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NPR: New Evidence Shows Fertile Soil Gone From Midwestern Farms

The following is excerpted from an article published in 2021 at fertile-soil-gone-from-midwestern-farms. Extrapolating soil organic matter levels by comparing soil color is an interesting idea. GROW BIOINTENSIVE can build topsoil up to 60 times faster than in nature, and can be an important tool for small farmers to restore soil fertility.

Farming has destroyed a lot of the rich soil of America's Midwestern prairie. A team of scientists just came up with a staggering new estimate... [that] the most fertile topsoil is entirely gone from a third of all the land devoted to growing crops across the upper Midwest... Some of their colleagues, however, remain skeptical about the methods that produced this result. ... Even the study's critics, though, agree that topsoil is endangered.

The new study emerged from a simple observation[that the] color of bare soil varies, and that variation is related to soil quality. The soil that's darkest in color is widely known as topsoil. Soil scientists call this layer the "A-horizon." It's the "black, organic, rich soil that's really good for growing crops," says Evan Thaler, a Ph.D. student at the University of Massachusetts, Amherst. It's full of living microorganisms and decaying plant roots, also called organic carbon. When settlers first arrived in the Midwest, it was everywhere, created from centuries of accumulated prairie grass. Plowing, though, released much of the trapped carbon, and topsoil was also lost to wind and water erosion. The soil that remains is often much lighter in color.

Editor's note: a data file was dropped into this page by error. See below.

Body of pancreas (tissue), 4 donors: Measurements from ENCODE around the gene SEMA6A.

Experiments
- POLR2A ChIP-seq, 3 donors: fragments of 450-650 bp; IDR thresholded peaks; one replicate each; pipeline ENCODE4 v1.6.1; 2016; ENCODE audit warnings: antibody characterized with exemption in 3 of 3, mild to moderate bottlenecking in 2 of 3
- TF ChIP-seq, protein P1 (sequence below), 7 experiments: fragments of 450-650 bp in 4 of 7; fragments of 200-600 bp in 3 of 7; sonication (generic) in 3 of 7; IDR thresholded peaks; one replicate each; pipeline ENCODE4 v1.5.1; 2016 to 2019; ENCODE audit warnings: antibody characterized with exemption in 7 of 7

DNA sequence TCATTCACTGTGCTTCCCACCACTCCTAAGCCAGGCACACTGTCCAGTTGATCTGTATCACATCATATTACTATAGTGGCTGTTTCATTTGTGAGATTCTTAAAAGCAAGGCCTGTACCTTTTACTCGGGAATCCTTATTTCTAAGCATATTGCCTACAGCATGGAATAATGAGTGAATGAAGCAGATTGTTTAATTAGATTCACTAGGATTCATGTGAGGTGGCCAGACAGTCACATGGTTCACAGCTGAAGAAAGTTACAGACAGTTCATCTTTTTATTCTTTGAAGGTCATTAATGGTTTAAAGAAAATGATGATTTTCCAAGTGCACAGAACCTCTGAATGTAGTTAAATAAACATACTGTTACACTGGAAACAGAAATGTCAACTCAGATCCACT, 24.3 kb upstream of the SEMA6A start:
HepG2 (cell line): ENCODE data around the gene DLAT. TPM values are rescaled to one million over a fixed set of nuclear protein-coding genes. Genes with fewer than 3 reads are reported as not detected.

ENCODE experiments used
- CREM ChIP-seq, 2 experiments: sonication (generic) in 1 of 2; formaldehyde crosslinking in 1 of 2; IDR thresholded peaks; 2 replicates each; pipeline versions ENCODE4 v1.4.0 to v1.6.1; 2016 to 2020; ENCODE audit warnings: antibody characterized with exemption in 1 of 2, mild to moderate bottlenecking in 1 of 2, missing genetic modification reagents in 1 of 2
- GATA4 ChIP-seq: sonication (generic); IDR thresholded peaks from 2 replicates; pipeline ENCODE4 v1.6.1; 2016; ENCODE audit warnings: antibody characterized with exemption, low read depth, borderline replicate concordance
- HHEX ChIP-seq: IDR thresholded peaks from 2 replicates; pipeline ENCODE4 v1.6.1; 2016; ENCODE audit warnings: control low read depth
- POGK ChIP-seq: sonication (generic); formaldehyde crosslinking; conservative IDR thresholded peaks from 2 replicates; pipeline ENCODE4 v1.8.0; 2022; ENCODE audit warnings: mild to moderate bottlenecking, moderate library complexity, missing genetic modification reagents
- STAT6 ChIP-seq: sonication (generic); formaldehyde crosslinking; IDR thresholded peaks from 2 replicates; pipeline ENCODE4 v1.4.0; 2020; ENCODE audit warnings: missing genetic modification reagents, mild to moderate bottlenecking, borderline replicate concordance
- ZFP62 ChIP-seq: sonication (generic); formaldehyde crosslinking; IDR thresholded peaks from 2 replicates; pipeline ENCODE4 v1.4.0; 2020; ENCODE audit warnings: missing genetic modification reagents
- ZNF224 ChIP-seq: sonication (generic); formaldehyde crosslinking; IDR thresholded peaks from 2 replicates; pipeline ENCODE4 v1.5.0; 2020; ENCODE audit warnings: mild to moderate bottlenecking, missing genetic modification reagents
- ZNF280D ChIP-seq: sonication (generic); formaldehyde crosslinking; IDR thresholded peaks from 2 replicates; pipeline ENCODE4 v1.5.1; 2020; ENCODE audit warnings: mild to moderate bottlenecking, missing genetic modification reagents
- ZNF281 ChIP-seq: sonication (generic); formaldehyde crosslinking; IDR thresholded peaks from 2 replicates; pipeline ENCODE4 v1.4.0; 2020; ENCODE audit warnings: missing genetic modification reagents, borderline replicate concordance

Thaler and his colleagues compared that color, as seen from satellites, with direct measurements of soil quality that the USDA has carried out, and found that light brown soil contained so little organic carbon, it really wasn't A-horizon soil at all. The topsoil layer was gone. What's more, Thaler found that this was consistently the case on particular parts of the landscape. "The A-horizon was almost always gone on hilltops," he says.

Thaler believes that a century of plowing is to blame. The soil gradually fell down hillsides, a little bit each year, as farmers tilled the soil. Thaler's team then expanded their study to fields of corn, soybeans, and other crops within a large area of the upper Midwest that includes much of Indiana, Illinois, Minnesota, and Iowa. They calculated that about a third of the crops were growing on erosion-prone hills. This produced their estimate that a third of all cropland in that region had lost its topsoil. That estimate is far higher than those published by the U.S. Department of Agriculture. "I think the USDA is dramatically underestimating the amount of loss," Thaler says. ...

Read the complete article at fertile-soil-gone-from-midwestern-farms.

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